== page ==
Heading somewhere tropical and going scuba diving? Then you are probably trying to figure out what to wear scuba diving in warm water! Well, as an instructor in tropical Thailand, we know exactly what to wear, and what not to wear when getting into the warm water.
What to Wear Scuba Diving in Warm Water
Warm water in scuba diving, would be anything from 25°C (77°F) and up. This might seem too warm for some people, but since we lose body heat so fast in the water, anything below this temperature will be considered cold during a long dive.
Swimsuit / Board shorts
If the water is nice and warm, you might choose to just wear your usual swimwear for scuba diving. You won’t feel restricted by a tight wetsuit, so this gives you greater flexibility.
A thin rash guard won’t give you too much extra warmth. This makes it perfect for scuba diving in warm water. It also gives you protection from harmful UV sun rays, rubbing from the scuba diving equipment, and sea-lice that might make your skin itchy.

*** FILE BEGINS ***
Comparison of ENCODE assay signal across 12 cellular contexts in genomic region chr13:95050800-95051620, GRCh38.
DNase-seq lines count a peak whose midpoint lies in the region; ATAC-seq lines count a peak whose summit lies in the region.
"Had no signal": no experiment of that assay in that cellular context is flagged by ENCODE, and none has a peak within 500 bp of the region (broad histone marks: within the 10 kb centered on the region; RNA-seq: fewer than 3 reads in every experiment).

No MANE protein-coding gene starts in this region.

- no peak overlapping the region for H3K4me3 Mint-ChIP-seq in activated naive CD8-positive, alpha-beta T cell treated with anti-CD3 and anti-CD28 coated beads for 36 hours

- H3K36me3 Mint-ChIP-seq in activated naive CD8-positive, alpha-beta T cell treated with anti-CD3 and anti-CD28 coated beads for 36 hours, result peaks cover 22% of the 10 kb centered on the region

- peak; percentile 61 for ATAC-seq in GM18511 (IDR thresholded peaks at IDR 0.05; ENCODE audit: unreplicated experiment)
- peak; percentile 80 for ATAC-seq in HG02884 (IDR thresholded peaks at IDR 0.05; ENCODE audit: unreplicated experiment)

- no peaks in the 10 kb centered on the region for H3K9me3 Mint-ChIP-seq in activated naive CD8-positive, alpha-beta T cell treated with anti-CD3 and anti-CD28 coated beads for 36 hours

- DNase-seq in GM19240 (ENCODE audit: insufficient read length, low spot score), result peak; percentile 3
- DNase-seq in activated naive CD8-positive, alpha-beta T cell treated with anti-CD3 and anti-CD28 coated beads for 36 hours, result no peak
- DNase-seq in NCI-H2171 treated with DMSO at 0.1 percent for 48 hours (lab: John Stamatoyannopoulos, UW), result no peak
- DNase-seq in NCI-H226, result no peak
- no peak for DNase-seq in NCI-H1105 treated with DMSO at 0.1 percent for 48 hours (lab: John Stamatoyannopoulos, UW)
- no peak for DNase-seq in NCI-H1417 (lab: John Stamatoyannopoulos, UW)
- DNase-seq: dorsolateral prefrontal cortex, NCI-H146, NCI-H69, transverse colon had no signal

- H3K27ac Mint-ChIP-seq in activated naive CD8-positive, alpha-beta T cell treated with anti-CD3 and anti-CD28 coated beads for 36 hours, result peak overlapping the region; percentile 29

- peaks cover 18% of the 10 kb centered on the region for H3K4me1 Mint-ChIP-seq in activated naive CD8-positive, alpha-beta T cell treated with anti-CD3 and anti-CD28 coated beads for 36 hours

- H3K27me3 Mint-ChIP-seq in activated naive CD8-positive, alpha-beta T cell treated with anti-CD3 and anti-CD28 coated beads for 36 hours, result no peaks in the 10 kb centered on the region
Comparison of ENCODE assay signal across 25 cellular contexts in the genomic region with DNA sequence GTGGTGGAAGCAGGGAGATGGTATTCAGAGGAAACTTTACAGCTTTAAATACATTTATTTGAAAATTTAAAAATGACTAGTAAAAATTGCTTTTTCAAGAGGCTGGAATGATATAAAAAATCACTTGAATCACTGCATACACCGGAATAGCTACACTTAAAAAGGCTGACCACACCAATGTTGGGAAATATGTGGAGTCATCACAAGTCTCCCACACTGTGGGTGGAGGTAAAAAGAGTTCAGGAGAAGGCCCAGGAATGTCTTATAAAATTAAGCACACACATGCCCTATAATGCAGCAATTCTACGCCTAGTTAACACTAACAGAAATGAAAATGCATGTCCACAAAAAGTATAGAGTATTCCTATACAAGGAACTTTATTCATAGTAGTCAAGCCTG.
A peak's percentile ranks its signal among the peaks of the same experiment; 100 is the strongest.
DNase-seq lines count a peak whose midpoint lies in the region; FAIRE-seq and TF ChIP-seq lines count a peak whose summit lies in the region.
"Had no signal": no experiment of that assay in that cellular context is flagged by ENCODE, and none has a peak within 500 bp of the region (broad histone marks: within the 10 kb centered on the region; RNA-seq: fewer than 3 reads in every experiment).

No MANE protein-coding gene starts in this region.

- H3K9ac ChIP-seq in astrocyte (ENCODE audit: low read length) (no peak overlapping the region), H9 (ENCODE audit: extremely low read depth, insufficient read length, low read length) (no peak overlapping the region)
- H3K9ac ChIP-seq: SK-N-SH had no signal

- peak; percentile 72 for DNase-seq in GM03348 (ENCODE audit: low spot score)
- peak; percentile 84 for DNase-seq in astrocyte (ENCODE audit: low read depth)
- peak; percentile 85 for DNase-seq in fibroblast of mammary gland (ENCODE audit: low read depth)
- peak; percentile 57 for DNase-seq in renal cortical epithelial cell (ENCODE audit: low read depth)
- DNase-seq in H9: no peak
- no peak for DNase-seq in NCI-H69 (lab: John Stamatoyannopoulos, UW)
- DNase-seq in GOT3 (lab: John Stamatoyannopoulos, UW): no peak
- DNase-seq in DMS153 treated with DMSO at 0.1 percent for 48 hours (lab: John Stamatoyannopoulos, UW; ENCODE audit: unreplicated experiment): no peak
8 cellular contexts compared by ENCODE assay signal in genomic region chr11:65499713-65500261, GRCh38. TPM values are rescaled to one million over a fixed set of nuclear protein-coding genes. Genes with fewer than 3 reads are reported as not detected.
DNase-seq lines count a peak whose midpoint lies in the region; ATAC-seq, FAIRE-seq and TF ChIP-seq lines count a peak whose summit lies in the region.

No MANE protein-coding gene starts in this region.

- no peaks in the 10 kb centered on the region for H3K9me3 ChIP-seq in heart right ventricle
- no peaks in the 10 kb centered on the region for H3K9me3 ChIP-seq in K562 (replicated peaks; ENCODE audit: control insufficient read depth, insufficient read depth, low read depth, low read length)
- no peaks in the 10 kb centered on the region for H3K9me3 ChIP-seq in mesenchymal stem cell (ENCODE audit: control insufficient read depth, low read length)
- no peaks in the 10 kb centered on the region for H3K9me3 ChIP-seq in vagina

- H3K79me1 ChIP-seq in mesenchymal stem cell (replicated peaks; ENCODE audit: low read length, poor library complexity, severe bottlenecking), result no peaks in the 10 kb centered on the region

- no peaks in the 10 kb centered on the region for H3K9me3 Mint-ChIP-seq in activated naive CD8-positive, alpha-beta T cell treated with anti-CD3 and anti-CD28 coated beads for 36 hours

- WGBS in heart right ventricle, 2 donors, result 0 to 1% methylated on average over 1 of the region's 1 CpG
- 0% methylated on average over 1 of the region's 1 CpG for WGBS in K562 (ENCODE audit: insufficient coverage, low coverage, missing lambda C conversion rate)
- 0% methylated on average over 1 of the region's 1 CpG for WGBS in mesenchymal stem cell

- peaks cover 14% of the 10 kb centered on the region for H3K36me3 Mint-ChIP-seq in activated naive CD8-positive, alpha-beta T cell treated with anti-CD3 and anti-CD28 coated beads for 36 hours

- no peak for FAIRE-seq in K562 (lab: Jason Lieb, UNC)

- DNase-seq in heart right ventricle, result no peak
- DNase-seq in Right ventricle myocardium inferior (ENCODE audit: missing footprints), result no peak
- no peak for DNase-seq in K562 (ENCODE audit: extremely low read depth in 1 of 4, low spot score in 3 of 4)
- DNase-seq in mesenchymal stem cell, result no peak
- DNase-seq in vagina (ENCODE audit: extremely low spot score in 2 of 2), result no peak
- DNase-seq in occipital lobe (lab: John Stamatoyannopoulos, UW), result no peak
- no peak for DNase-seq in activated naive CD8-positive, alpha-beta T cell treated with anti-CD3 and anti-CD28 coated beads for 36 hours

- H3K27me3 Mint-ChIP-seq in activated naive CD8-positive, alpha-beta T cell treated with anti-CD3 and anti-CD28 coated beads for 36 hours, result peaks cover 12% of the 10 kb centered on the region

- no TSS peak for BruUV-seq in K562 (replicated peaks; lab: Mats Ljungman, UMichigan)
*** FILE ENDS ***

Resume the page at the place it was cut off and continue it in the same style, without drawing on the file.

You might opt for leggings and pair this with your bikini top, or a rash guard. Leggings are great for protecting against the sea lice. From experience, I know wearing leggings is also great for protecting your modesty if you are frog-kicking in a tiny bikini bottom or loose board shorts!
If you are doing multiple dives in warm water, you may feel colder as the day progresses. A 3mm shorty wetsuit is perfect for this. It protects you from UV rays, potential scrapes from rocks and coral, stops the BCD from rubbing on your skin, and also keeps your torso warmer.
What Not to Wear Scuba Diving in Warm Water
We recommend not wearing anything too thick or warm when diving in warm water. It is very easy to overheat on the surface, which can lead to more serious heatstroke. You won’t need a semi-dry or drysuit in warm temperatures. You can add a hood or gloves for scuba diving, but remember to remove them once you are out of the water, and to keep constantly hydrated with water.
We also don’t recommend piling on the sunscreen before scuba diving in warm water. Sunscreen can be toxic to coral and marine life, and it is thought that 14,000 tons of sunscreen is washed into the ocean each year. Try to use sunscreen an hour before jumping into the water to give it a proper chance to sink into your skin and to give you the ultimate sun protection. And always choose a reef-safe sunscreen.
Read More: Our Favorite Reef-Safe Sunscreens!
What to know what to wear when scuba diving in different temperatures? Check out our handy guide!